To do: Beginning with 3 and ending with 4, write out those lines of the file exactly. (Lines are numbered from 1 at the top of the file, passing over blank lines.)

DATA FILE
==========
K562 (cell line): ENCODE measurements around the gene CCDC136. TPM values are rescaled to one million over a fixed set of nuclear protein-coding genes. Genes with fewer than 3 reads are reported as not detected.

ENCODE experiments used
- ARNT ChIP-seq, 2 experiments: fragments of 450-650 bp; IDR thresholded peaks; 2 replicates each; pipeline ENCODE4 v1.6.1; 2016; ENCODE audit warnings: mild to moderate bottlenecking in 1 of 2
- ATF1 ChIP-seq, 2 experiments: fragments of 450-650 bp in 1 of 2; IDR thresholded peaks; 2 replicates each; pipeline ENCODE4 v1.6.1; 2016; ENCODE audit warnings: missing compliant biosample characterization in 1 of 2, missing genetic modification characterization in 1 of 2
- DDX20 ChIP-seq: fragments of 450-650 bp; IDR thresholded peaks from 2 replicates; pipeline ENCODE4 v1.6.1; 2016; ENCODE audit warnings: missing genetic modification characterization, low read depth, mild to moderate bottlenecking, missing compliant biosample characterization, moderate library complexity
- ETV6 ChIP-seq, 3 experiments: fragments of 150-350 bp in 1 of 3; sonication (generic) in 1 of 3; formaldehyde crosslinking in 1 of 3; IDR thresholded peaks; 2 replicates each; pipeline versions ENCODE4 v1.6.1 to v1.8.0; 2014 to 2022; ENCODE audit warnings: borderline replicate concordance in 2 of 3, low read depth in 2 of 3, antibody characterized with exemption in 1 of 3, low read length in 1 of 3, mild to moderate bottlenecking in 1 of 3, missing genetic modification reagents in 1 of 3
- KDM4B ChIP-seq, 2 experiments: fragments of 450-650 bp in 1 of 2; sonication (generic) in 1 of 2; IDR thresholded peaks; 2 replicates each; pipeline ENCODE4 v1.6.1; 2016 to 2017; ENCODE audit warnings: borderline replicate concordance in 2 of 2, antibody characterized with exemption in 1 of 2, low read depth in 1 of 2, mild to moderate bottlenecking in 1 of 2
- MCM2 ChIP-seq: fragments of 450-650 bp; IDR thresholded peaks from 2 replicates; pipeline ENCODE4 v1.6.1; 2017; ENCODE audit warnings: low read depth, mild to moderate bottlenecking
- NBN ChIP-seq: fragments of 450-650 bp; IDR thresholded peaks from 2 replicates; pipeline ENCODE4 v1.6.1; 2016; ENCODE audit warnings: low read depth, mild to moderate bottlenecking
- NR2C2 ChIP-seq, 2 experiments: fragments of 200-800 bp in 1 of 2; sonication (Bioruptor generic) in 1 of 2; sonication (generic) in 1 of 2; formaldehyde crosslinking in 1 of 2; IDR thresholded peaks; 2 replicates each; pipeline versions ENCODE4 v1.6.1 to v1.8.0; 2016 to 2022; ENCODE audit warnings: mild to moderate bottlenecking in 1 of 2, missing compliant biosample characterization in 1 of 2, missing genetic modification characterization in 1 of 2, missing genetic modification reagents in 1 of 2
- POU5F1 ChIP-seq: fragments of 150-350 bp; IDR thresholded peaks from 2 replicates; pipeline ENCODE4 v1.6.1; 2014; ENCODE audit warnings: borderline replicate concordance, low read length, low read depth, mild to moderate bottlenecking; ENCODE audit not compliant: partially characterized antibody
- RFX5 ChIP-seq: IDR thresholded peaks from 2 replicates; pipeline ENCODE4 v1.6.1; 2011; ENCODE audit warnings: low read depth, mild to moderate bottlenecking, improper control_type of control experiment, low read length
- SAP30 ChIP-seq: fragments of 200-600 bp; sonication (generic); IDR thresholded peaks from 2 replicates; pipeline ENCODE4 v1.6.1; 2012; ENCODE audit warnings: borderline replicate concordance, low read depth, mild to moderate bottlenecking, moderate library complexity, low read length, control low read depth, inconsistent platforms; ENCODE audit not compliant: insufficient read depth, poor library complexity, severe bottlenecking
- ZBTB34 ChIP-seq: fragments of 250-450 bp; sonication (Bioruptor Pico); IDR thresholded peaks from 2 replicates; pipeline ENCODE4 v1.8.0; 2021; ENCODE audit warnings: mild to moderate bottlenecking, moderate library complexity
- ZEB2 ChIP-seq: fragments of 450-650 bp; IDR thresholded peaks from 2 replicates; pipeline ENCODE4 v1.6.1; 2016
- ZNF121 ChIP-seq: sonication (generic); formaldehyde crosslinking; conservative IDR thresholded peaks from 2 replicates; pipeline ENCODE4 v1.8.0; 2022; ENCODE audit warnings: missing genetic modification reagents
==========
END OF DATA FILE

- ARNT ChIP-seq, 2 experiments: fragments of 450-650 bp; IDR thresholded peaks; 2 replicates each; pipeline ENCODE4 v1.6.1; 2016; ENCODE audit warnings: mild to moderate bottlenecking in 1 of 2
- ATF1 ChIP-seq, 2 experiments: fragments of 450-650 bp in 1 of 2; IDR thresholded peaks; 2 replicates each; pipeline ENCODE4 v1.6.1; 2016; ENCODE audit warnings: missing compliant biosample characterization in 1 of 2, missing genetic modification characterization in 1 of 2